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SUMMER 2018

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Distributor's Link Magazine Summer 2018 / Vol 41 No3

154 THE DISTRIBUTOR’S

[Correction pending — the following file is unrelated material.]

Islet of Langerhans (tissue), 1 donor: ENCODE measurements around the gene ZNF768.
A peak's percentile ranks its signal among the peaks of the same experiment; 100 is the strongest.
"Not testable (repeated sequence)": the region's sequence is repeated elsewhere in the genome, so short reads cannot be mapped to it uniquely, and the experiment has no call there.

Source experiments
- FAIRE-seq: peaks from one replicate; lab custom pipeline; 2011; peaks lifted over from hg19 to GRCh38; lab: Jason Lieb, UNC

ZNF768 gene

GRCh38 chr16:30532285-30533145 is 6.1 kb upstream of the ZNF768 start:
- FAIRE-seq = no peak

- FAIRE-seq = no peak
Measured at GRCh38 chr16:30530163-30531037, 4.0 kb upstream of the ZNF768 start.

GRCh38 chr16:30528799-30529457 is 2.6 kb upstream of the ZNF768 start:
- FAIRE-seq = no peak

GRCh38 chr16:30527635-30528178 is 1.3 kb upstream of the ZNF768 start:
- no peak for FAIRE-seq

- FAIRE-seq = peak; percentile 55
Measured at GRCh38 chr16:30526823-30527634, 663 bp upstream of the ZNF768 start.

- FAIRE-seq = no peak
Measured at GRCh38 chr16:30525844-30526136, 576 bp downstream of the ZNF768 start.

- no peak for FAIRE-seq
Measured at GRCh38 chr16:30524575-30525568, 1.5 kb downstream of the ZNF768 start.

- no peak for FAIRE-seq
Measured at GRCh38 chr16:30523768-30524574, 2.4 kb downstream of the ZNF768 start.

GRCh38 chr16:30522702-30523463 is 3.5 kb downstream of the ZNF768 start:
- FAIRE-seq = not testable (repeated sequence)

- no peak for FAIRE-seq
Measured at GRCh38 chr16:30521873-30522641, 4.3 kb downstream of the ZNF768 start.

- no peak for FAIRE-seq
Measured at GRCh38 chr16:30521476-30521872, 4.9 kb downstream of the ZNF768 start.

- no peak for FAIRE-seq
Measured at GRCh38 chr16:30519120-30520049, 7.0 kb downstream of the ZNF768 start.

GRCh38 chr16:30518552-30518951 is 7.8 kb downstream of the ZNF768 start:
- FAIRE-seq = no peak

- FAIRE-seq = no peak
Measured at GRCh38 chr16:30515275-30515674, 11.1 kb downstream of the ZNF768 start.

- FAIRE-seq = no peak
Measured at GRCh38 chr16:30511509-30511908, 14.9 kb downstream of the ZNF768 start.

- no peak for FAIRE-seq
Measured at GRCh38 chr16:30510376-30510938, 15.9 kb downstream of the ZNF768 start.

154 THE DISTRIBUTOR’S LINK BENGT BLENDULF FASTENER FRICTION – FRIEND OR FOE? from page 94 FIGURE 4 The impact on the tightening torque is enormous if we are basing it on the first example (Fig 3) and switching to the second (Fig 4). This can be done by accident or by purpose. If we want to reach a preload of nominal mean 22.7 kN and our k-factor is 0.31 the torque value would be 70.4 Nm according to figure 3. If the fastener is according to our example in figure 4, the required torque value would be only 38.6 Nm to reach the 22.7 kN. If we by mistake put the higher torque value on the fastener with coating the preload would be 120 kN or more than twice the tensile strength of the fastener. In that case the friction coefficient is not a friend but a foe. The fastener would fail long before we reached the projected torque value. I would suggest that you get the Torque Book for Fasteners from IFI if you are dealing with tightening of fasteners. It is not a perfect book, but will give you some control of the tightening issues. Our goal must be to get the best possible preload on the joint without killing the fastener. Let me also give you a few words about torsional stresses in the fastener. It would make an article by itself so let me just give you couple of hints about torsion. When you have a cylindrical body of any kind and you twist it, its capacity of carrying load through its axis is limited by the twisting. The limiting factor here is the friction between the internal and external threads in the fastener. If we can limit the coefficient of friction in the threads we will also limit the torsional effect. So, a good lubrication of the fastener is always a positive and “friendly” thing to do, just make sure that it is properly understood by the people holding the torque wrench. BENGT BLENDULF GUY AVELLON WHAT FASTENER DISTRIBUTORS NEED TO KNOW ABOUT SUBSTITUTIONS from page 96 Because of RoHS, the gold colored cadmium multiple bolt connection are torqued to the same value, plated nuts were discontinued. These nuts produced the higher strength fasteners will produce less clamp a consistent and low torque-tension relationship. The load than the others. Not the same clamp load, but less. replacement silver colored nuts are zinc with a wax Arguments have ensued with mechanical engineers and coating, which requires a greater torque for assembly. metallurgists about all steels (fasteners) have the same Therefore, using a cadmium torque on a zinc coated nut slope on a tensile graph. This is true, but not during produced lower clamping loads. assembly where instead of all tension, there is torsion. Bolts: Aside from the thread length differences Simply stated; it takes more force to stretch a higher and some head dimensional differences, many ASTM grade than a lower grade. Therefore, if you stretch the bolts may be substituted among themselves or with SAE higher grade fastener to the same amount or distance as bolts. However, regardless of the grade, make sure all of the lower grade, the higher grade has not been stretched the fasteners in a multiple assembly joint are the same the same distance and will consequently not produce grade and torqued the same. the same clamp force but instead, a lower clamp force than the lower bolt grade. The difference is torque, not This is by far the most important item to remember: tension. If a multiple bolt connection mixes different strength Always ask to be sure. A phone call is less costly grades in the assembly, even if all the fasteners in a than a law suit. GUY AVELLON

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